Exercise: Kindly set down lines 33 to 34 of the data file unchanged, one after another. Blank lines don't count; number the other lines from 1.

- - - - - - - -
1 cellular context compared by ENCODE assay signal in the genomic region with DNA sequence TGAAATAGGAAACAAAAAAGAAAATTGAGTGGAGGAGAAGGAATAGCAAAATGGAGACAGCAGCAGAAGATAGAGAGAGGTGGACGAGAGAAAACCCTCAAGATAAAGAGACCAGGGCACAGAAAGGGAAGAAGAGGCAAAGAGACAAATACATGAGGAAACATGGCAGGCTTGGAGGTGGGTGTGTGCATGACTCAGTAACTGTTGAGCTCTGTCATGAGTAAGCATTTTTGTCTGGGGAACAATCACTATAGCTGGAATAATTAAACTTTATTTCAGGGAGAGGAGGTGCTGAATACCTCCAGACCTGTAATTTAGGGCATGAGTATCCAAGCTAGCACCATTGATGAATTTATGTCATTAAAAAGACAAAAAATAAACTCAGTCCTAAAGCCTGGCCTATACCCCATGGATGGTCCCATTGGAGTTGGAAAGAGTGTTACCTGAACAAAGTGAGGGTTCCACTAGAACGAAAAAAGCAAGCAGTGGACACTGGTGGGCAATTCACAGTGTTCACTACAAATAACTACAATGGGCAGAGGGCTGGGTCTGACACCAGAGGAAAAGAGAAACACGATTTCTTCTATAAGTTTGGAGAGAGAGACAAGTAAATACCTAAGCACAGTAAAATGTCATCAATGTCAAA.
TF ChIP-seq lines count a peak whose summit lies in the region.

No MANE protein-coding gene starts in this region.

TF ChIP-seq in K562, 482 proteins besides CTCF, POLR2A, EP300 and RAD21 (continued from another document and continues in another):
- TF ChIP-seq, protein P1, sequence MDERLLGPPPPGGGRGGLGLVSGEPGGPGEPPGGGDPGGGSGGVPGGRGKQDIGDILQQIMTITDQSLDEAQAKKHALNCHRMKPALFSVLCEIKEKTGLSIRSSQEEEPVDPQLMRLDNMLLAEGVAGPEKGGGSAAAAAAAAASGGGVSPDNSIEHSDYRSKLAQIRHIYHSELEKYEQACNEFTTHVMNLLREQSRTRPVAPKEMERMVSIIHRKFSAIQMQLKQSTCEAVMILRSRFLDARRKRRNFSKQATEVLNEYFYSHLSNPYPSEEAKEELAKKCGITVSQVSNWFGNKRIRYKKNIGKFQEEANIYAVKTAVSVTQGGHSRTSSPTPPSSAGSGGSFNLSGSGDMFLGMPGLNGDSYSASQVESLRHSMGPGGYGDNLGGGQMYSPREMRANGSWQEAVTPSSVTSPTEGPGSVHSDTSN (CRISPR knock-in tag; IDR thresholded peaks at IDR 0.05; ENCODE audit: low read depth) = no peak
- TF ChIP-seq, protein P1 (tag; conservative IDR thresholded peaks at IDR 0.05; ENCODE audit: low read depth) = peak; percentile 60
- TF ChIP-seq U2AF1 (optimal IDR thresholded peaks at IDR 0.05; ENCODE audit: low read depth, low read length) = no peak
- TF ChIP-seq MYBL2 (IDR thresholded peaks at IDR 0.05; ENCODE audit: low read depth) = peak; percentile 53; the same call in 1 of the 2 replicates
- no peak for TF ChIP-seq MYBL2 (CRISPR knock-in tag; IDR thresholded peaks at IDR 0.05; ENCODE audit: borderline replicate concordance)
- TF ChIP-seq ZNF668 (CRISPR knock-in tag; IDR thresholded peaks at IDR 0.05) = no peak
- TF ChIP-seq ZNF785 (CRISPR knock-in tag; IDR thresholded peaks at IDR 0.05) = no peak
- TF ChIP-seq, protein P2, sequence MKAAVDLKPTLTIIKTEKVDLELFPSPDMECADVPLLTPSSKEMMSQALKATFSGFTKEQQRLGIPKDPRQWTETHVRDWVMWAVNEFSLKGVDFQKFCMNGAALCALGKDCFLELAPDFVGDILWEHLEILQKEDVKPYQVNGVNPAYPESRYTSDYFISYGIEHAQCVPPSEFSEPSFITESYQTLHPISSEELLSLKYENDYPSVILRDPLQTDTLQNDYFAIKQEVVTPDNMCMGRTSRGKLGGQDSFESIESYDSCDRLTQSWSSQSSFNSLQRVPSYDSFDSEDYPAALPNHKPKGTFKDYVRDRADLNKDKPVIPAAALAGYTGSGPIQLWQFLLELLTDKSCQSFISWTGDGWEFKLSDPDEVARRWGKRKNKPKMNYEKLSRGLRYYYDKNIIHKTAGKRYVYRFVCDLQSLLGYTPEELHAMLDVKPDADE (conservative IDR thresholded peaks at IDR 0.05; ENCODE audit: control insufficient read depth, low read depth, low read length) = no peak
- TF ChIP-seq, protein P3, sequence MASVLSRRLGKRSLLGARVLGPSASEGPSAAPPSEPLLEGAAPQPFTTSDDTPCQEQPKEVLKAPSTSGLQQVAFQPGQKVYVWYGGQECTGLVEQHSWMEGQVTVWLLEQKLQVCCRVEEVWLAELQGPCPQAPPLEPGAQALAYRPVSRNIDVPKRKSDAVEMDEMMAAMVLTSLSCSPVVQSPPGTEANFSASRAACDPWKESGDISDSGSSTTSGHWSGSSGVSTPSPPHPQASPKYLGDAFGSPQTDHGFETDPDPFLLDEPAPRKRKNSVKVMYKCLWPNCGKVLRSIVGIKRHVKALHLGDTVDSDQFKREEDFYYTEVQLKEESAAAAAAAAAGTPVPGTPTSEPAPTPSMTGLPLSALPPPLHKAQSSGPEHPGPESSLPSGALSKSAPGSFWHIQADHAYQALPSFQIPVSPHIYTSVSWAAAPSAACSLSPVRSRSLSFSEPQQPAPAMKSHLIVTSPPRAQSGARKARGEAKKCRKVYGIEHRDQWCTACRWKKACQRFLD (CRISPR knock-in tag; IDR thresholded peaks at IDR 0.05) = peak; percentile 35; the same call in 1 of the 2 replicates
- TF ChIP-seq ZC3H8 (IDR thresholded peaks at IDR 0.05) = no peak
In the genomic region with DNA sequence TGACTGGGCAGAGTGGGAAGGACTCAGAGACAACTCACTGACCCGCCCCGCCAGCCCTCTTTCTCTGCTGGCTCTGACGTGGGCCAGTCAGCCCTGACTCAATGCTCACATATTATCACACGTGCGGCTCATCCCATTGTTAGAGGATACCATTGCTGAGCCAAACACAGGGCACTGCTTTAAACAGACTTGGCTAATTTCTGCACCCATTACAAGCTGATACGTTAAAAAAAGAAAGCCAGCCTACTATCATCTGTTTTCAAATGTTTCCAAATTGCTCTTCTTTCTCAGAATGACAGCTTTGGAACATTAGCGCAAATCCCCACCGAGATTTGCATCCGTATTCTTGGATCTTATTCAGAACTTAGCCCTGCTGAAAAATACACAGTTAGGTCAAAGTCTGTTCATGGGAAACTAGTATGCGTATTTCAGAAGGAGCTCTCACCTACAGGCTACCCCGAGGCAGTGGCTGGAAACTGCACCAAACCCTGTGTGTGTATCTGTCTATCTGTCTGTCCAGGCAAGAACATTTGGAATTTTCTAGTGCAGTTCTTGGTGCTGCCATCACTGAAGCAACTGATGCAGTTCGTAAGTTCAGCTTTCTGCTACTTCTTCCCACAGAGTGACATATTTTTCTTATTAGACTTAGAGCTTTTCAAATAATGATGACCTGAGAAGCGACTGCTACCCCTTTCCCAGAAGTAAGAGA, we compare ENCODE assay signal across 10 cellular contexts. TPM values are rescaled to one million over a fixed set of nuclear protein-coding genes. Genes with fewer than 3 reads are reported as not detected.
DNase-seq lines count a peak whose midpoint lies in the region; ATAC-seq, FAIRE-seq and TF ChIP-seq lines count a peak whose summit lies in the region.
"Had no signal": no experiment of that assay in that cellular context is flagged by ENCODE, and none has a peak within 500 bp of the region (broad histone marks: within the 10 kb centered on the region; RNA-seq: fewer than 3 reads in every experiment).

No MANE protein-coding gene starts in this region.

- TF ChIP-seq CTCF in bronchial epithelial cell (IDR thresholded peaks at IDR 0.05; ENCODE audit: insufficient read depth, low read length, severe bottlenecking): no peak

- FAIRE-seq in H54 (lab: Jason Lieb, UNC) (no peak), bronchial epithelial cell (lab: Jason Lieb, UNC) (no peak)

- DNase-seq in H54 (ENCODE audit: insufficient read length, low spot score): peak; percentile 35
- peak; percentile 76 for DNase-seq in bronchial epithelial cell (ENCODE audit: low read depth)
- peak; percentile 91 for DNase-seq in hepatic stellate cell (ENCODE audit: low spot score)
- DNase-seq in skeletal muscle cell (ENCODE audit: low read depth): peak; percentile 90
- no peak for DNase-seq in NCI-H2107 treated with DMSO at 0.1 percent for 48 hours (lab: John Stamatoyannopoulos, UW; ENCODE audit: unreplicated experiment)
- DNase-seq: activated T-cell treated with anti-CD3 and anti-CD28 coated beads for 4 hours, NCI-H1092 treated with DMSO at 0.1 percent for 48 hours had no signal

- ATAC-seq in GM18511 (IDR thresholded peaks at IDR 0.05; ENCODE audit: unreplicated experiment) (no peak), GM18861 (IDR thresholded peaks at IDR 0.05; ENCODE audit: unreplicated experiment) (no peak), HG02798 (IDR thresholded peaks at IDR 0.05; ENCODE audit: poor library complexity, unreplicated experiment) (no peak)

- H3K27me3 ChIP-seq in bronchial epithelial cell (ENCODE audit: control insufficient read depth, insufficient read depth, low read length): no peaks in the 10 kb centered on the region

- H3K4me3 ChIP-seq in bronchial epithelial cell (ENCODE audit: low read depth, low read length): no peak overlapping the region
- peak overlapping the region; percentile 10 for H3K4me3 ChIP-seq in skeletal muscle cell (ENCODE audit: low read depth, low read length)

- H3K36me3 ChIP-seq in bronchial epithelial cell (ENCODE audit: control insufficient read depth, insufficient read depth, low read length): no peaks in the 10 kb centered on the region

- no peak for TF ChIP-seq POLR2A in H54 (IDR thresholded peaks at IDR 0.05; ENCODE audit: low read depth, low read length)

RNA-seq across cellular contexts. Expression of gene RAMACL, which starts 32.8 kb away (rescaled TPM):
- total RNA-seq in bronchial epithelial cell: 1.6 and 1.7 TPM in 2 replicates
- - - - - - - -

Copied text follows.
RNA-seq across cellular contexts. Expression of gene RAMACL, which starts 32.8 kb away (rescaled TPM):
- total RNA-seq in bronchial epithelial cell: 1.6 and 1.7 TPM in 2 replicates